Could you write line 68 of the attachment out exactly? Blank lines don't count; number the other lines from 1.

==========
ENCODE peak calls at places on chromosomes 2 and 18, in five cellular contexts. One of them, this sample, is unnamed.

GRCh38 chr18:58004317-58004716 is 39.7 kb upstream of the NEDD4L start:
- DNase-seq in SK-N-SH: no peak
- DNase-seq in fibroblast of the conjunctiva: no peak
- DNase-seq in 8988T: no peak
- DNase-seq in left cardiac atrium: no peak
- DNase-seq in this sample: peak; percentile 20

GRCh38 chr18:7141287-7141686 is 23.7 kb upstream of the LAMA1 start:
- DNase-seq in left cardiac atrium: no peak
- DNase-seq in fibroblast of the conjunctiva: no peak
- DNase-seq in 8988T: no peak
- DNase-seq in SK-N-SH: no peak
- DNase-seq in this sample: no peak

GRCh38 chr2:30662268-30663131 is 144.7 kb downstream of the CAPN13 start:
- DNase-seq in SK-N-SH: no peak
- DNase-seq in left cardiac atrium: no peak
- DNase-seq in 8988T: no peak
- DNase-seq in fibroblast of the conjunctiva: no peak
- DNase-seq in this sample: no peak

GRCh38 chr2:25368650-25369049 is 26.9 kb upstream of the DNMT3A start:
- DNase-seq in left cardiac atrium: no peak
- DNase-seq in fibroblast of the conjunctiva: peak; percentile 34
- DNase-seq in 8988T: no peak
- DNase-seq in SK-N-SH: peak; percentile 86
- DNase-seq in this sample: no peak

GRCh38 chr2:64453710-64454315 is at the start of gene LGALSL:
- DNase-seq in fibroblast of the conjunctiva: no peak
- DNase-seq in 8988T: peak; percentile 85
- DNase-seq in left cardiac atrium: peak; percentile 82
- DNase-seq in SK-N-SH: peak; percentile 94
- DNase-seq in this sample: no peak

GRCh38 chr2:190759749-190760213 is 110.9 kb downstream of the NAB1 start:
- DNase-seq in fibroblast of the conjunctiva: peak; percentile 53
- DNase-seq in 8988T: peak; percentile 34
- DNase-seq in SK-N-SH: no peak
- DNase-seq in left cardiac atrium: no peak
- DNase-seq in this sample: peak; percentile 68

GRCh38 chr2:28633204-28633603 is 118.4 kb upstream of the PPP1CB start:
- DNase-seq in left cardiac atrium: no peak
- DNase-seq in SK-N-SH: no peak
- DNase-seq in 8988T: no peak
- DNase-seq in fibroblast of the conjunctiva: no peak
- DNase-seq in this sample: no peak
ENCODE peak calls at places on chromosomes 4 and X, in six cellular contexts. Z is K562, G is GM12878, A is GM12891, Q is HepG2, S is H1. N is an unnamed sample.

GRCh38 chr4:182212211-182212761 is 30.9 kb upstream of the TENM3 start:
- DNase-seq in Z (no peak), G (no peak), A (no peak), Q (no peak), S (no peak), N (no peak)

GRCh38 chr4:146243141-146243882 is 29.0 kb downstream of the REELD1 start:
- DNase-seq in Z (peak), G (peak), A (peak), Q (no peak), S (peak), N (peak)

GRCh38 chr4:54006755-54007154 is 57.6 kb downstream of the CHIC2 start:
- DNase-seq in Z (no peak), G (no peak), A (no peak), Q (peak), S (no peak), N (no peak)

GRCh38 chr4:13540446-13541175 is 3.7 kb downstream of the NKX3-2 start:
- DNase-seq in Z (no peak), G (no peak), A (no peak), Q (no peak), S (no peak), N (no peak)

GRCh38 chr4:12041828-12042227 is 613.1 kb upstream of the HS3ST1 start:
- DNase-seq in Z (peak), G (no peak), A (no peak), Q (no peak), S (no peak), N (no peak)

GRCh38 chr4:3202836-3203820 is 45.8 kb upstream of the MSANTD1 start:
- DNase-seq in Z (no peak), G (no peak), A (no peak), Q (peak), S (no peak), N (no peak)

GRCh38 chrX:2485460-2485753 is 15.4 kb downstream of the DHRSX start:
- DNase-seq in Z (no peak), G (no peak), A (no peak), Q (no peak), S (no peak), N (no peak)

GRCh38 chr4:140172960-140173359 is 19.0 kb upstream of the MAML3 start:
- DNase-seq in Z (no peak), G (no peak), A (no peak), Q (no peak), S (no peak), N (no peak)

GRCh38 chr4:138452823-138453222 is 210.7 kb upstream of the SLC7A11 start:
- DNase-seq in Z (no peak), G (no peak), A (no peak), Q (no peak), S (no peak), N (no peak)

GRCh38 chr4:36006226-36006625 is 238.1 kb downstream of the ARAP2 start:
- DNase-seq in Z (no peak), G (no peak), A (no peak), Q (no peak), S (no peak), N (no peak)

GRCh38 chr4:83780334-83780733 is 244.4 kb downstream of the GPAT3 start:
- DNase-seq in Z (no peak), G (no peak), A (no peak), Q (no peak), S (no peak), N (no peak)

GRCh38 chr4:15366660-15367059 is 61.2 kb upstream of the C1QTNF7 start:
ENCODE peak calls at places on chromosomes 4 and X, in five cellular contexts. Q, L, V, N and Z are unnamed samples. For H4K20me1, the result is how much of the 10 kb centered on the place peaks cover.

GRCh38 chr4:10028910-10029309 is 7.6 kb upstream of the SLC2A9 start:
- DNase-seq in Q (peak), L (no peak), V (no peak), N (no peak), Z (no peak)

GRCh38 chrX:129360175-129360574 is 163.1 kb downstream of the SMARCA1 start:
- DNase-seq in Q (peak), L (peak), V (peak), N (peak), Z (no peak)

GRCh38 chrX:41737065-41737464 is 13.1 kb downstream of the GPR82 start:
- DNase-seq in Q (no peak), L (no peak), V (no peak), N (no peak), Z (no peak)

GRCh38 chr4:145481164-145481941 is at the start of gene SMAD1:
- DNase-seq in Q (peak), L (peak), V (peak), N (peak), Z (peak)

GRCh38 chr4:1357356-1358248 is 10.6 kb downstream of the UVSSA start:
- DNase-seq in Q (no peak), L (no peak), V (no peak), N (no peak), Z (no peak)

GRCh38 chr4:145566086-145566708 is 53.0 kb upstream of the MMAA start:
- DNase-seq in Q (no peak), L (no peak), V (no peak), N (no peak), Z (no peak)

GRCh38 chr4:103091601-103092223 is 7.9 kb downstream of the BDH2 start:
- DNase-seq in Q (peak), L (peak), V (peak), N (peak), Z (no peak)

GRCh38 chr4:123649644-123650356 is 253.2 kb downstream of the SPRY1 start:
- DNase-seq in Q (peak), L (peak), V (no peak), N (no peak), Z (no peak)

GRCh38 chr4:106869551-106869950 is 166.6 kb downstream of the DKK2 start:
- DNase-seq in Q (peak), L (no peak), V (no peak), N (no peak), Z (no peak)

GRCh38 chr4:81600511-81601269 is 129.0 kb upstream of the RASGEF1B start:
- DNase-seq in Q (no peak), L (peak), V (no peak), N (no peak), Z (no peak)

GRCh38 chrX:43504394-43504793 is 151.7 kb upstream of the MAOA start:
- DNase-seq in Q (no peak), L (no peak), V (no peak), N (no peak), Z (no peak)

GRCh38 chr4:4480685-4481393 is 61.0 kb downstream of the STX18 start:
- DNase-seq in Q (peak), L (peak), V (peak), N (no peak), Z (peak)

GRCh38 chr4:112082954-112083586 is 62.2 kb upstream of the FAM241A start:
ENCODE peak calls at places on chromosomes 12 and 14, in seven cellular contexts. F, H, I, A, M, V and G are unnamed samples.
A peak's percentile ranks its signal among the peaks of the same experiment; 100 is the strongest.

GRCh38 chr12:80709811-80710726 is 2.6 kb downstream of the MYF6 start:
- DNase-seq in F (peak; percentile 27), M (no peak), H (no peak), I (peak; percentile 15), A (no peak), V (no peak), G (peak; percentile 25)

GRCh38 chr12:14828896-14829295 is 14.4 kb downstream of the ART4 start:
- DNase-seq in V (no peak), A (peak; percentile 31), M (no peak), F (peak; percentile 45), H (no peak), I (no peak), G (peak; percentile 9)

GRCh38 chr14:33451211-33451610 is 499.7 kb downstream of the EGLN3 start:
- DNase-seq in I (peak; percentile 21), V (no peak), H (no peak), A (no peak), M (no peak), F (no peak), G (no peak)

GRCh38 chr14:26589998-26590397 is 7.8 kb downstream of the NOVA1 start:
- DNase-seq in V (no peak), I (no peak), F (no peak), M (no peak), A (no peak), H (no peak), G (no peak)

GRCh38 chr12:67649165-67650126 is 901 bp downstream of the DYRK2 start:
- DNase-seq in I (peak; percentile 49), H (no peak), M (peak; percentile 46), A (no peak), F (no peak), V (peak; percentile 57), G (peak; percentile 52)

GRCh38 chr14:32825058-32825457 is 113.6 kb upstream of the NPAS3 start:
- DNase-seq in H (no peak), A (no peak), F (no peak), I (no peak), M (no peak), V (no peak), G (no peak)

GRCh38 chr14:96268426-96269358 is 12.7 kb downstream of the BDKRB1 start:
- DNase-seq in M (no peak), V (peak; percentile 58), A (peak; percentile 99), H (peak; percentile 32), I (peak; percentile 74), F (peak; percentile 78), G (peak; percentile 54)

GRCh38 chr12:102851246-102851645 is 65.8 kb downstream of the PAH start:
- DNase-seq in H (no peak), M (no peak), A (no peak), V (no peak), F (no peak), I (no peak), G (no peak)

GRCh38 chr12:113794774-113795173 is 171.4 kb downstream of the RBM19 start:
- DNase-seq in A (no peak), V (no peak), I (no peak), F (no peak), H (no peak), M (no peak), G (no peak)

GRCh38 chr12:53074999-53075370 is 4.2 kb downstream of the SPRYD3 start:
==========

ENCODE peak calls at places on chromosomes 4 and X, in five cellular contexts. Q, L, V, N and Z are unnamed samples. For H4K20me1, the result is how much of the 10 kb centered on the place peaks cover.